What is the difference between disordered eating and an eating disorder?
Eating behaviour exists on a spectrum: at one end is a healthy and intuitive relationship with food and your body; at the other end are diagnosable eating disorders.
Disordered eating exists somewhere in the middle.
If your eating is disordered, some of your behaviours may be healthy while others are harmful. It may also mean that the harmful behaviours are lesser in frequency and severity than what is seen in an eating disorder.
To be diagnosed with an eating disorder, a person must fit a specific set of criteria as determined by the DSM-5, a manual used by mental health professionals to assess and diagnose mental disorders. ‘Disordered eating’ is merely a description of a group of behaviours and is not a diagnosis.
Healthy eating behaviours
A healthy relationship with food is what we are striving to achieve by implementing the principles of Intuitive Eating. It is a life free from dieting and restrictive food rules that allows us to have freedom around food.
This might look like:
- Eating a variety of different foods
- Listening to your hunger-fullness cues
- Making food choices based on intuition
- Positive body image
- Engaging in movement for the purpose health and enjoyment
Disordered eating behaviours
A disordered relationship with food is characterised by guilt and anxiety related to eating. The associated behaviours are generally undertaken with the intention of easing these uncomfortable feelings.
This might look like:
- Frequent dieting, fasting, detoxing etc.
- Episodes of restriction and/or binge eating
- A preoccupation with food, weight and body shape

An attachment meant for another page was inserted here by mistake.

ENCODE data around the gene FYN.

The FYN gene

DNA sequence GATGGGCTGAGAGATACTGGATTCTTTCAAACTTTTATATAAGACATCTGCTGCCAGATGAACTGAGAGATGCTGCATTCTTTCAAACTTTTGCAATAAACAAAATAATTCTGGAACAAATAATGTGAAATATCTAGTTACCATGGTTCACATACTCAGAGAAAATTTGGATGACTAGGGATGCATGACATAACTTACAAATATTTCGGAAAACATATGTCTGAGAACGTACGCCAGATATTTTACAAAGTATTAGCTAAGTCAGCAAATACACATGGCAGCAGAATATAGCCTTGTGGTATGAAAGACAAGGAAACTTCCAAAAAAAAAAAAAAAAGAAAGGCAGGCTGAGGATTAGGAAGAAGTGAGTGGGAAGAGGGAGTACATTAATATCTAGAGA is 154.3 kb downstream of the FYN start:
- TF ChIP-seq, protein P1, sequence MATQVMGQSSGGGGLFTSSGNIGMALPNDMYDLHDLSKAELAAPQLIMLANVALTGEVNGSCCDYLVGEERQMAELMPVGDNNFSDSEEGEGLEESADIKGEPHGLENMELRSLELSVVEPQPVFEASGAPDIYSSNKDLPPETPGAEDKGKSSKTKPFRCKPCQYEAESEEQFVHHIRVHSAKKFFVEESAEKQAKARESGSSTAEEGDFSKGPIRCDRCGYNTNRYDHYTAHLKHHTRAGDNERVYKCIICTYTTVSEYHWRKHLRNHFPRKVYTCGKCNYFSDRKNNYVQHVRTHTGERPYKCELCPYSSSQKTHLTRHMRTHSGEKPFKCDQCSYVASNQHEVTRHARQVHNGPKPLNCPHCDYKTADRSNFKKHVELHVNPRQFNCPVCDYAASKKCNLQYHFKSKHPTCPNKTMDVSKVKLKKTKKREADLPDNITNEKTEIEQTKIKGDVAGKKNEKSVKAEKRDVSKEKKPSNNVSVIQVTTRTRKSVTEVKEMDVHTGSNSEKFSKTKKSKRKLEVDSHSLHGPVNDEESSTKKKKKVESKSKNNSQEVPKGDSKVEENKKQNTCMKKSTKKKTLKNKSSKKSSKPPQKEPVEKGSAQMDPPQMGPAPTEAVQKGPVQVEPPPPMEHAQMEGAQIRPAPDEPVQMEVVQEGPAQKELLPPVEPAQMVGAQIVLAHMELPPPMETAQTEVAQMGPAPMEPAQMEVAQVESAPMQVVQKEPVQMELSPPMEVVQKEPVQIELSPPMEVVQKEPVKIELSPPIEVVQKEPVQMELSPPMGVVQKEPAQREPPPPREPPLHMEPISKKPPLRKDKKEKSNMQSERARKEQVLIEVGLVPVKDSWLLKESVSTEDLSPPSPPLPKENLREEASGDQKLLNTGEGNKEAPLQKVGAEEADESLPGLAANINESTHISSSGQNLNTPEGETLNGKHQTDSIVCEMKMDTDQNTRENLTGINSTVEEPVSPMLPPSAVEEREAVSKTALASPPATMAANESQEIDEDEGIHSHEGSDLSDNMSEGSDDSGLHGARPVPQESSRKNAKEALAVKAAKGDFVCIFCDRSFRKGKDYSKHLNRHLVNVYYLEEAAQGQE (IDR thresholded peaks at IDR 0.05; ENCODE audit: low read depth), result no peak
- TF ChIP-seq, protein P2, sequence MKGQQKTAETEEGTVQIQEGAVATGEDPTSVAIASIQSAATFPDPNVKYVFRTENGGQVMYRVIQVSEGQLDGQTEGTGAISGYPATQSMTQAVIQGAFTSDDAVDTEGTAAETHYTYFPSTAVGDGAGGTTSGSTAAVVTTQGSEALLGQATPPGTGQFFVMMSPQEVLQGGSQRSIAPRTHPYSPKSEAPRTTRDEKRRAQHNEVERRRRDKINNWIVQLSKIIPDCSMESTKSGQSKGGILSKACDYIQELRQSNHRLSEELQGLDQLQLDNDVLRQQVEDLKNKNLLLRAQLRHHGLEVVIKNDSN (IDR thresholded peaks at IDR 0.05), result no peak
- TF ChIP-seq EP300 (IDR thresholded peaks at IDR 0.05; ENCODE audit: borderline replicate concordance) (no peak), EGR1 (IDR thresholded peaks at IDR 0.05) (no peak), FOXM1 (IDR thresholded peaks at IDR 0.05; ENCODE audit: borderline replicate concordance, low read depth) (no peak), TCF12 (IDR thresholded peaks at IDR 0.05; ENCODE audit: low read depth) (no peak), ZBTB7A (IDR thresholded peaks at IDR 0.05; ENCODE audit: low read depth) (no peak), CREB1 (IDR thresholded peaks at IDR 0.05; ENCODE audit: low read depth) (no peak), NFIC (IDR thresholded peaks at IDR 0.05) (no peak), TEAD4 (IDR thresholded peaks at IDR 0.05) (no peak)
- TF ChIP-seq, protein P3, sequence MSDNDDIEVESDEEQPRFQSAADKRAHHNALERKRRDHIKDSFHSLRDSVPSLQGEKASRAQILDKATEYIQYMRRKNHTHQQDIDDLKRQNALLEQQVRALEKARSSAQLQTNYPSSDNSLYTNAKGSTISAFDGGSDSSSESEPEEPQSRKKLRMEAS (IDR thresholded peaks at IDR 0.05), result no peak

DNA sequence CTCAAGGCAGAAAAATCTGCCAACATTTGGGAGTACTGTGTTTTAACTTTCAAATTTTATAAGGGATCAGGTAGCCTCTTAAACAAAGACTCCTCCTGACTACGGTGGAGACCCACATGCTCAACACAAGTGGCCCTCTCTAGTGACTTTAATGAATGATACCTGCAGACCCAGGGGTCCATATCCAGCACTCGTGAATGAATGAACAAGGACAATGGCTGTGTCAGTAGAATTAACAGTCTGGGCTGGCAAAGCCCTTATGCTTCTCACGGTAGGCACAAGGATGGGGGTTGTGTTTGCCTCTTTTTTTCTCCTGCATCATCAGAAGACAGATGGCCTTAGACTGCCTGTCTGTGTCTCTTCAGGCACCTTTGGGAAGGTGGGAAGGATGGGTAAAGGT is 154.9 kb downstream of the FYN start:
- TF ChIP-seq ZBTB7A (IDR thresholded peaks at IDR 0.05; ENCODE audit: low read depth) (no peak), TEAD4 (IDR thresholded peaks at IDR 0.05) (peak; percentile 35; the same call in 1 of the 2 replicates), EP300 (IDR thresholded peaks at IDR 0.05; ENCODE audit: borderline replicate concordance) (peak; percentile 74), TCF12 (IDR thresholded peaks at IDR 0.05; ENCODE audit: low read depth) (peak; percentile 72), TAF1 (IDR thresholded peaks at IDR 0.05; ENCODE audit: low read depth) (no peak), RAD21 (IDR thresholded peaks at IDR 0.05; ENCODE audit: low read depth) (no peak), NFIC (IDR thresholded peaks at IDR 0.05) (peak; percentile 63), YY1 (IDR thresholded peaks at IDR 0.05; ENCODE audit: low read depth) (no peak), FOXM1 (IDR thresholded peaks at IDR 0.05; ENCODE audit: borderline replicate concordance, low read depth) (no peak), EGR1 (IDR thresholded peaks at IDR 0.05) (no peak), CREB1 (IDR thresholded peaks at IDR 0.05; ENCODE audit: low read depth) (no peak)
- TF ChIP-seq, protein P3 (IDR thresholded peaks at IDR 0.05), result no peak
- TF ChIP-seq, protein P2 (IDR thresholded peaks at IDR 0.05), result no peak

- A rigid approach to eating – for example, limited food variety or strict meal times
- Self-worth based highly (or even entirely) on body shape and weight
- The use of behaviours intended to ‘compensate’ for calories eaten – for example, laxatives or self-induced vomiting
- A strict exercise routine for the purpose of changing one’s body
- Reliance on food as a coping mechanism for boredom, sadness, stress etc.
The same list could describe the symptoms of an eating disorder, but the severity or frequency of these behaviours is lesser. While disordered eating is not as serious as an eating disorder, they can still have dangerous and long-lasting effects on health.
Eating disorder behaviours
An eating disorder often begins as disordered eating and progresses over time. That being said, not all people who have disordered eating habits will develop an eating disorder.
Eating disorders can have significant and dangerous health outcomes, such as kidney and heart issues, organ failure and even death.1
The eight eating disorder diagnoses described in the DSM-5 are:
- Anorexia Nervosa
- Bulimia Nervosa
- Binge-Eating Disorder
- Avoidant/Restrictive Food Intake Disorder (ARFID)
- Other Specified Feeding or Eating Disorder (OSFED)
- Rumination Disorder
- Unspecified Feeding or Eating Disorder
When should I seek help?
As soon as possible.
If your eating habits or your body image have become concerning or are distressing to you, it’s time to reach out to a health care professional.
Early intervention is key to improve the likelihood and rate of recovery of an eating disorder.2 If left untreated, the eating disorder will often become more severe and more difficult to treat.3
NOTE: even if you do not have a diagnosed eating disorder, if eating is causing you to feel shame, guilt, fear or anxiety, you are worthy of seeking support and amending your relationship with food.
Finding joy in food and feeling good in your body is a birthright!
At Embody Health London, our dietitians specialise in helping people to normalise their eating habits and restore their relationship with food. You may also benefit from seeking the advice of a psychologist to address and underlying issues. The most important thing is that you seek support from an experienced health professional. You are WORTH IT!
You can contact us at email@example.com to request a free enquiry call to chat about how we can help you to better your relationship with food.
Karli Battaglia MDiet, APD
EHL Team x
- Kaye W. Health Consequences [Internet]. National Eating Disorders Association. [cited 28 November 2020]. Available from: https://www.nationaleatingdisorders.org/health-consequences
- Grange D, Loeb K. Early identification and treatment of eating disorders: prodrome to syndrome. Early Intervention in Psychiatry. 2007;1(1):27-39.
- Fichter M, Quadflieg N, Hedlund S. Twelve-year course and outcome predictors of anorexia nervosa. International Journal of Eating Disorders. 2006;39(2):87-100.